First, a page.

By Maggie Walters
Whether you're a diehard Pappy Van Winkle fan, or just getting in on the craft whiskey movement, looking at an aisle full of ornate bottles with various flashy labels may be hard to digest.
Here's a breakdown of some label terms and what they mean (and hey, you may be able to impress some dinner guests with this info too!).
What is Whiskey?
Plain and simple: whisky is an alcoholic liquor distilled from a fermented mash of grain, as barley, rye, or corn. The difference between whiskeys is going to vary with what type of grain is used for the mash.
I like to look at it as whiskey being a large umbrella that encompasses many styles. They following are some of the major styles.
Bourbon is distilled from mash that is at-least (key word here) 51% corn. Bourbon also has to be 100% made in the US, and aged in charred, new oak barrels to be labeled as such. There is rumor out there that bourbon has to come from Kentucky to be bourbon, and although that southern state produces a large chunk or what we see in the market, bourbon production is not restricted to just that state.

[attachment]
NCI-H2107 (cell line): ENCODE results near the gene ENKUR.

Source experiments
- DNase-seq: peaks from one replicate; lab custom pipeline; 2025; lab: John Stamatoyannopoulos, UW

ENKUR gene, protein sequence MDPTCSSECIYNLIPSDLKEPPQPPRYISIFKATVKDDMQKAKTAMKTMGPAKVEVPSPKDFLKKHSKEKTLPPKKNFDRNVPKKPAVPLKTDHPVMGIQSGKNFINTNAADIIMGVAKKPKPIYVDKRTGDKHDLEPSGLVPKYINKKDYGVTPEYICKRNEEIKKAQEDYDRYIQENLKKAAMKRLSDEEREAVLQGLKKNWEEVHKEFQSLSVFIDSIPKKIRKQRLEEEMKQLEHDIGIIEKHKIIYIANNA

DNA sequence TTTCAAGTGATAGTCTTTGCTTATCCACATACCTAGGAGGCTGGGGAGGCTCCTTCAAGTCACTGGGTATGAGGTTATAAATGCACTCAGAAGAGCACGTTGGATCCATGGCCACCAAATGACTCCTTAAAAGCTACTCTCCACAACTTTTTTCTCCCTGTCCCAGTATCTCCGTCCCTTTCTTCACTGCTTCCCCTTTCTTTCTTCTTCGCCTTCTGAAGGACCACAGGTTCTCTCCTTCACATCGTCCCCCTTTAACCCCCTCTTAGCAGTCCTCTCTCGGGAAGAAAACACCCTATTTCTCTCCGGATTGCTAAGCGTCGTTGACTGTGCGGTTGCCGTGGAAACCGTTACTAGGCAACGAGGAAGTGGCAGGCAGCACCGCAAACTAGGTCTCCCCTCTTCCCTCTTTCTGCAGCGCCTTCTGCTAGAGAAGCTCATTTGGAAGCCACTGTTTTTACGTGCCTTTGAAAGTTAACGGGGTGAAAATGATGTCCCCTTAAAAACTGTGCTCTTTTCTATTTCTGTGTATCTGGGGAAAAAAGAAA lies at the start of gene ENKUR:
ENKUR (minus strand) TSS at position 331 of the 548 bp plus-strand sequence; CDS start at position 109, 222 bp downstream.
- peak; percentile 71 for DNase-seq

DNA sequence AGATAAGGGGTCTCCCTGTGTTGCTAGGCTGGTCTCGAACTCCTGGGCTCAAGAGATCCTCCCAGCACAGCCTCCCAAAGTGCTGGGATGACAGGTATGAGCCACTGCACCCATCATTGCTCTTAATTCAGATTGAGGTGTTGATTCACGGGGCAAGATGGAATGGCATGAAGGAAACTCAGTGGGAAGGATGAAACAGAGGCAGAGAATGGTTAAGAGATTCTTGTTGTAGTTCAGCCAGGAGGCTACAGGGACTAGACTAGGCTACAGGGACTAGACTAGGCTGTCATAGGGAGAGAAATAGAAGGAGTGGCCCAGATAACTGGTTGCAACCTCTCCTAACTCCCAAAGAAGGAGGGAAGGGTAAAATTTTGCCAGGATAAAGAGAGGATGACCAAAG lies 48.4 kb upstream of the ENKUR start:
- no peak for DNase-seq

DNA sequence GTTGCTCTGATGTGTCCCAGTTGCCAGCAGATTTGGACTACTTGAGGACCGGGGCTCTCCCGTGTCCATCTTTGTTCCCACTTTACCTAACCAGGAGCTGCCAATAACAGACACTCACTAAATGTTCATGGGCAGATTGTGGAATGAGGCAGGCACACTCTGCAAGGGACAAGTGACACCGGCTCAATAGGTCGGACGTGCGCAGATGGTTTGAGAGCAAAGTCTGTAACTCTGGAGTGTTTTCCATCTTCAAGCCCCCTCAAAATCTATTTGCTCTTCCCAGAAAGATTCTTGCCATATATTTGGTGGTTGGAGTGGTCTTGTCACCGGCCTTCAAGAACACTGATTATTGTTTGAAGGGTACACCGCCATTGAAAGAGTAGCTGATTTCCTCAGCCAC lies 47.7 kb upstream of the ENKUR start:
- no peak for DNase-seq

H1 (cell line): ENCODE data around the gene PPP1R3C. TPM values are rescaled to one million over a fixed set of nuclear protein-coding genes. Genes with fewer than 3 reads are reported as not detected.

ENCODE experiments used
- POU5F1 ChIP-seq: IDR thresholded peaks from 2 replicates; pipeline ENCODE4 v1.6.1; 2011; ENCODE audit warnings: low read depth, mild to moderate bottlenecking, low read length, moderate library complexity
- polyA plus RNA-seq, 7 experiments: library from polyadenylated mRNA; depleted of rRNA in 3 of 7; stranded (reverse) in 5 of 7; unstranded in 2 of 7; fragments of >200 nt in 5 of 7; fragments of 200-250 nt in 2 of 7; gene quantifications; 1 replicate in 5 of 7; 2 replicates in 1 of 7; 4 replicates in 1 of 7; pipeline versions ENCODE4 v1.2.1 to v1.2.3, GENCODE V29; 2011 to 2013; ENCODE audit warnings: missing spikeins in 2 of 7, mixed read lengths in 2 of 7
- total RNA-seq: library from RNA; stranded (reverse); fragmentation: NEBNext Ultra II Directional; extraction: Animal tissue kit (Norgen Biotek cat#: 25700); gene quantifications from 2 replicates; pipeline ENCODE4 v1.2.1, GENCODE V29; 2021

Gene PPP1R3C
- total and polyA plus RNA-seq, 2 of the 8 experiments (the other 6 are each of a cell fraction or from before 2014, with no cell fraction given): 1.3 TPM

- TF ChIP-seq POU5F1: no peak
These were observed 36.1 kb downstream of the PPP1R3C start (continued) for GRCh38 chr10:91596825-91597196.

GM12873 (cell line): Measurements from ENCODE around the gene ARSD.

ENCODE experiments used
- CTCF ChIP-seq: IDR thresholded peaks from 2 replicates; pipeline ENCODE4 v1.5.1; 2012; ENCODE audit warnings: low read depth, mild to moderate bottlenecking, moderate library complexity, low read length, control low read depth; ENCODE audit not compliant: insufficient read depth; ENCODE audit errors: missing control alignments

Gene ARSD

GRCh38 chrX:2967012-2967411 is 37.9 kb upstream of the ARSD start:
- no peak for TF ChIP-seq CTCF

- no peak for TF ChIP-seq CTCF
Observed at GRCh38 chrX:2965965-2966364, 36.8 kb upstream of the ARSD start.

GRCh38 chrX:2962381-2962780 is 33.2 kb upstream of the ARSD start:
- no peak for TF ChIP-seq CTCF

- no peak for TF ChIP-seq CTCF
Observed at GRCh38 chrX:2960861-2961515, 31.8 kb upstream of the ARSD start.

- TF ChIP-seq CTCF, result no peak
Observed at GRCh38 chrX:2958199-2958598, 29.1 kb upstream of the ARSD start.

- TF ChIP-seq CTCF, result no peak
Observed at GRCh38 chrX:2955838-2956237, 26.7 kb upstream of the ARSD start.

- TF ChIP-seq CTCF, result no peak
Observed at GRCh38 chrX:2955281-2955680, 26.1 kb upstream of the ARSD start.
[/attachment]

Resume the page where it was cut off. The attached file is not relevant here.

The same rules apply here as bourbon but,
- They use a charcoal filtration is their distillation process.
- It has to come from the state of Tennessee.
This whiskey of course has rye included as one of the grains in the mash, but it depends on where in the world you get it from for the percentage present.
From the US the ratio is similar to bourbon, rye must be at-least 51% of the mash and it has to be aged in charred, new oak. From Canada, there are no restrictions. This means a Canadian whiskey can be as little as 5% rye or as much as 100%. It's up to the consumer to do a little digging.
No matter the origin, rye whiskey must be aged a minimum of two years to be called "straight whiskey".
Scotch is distilled from malted barley, which of course, makes it a whiskey. It does have a couple of distinctions,
- 100% has to come from Scotland, and be made from Scotland (makes since right?)
- No fermentation additives or short cuts permitted
- The spirit must be aged in oak casks for minimum of three years.
Irish whiskey is any whiskey aged in Ireland. Any cereal grain can be used, but if two or more grains are used, it has to be labeled as "blended". Irish whiskey must also be aged in wooden casks for a minimum of 3 years. The rest is up to the distilled to create what style they want, so you can get a lot of diversity here!
Whether you're just getting into whiskey and would like some beginner suggestions, or you're delving into specific isle scotches, our knowledgeable staff at Colonial will be happy to help you on your whiskey journey!
I hope this helps with label reading, or add some conversation to the dinner table!
Until next time, Cheers!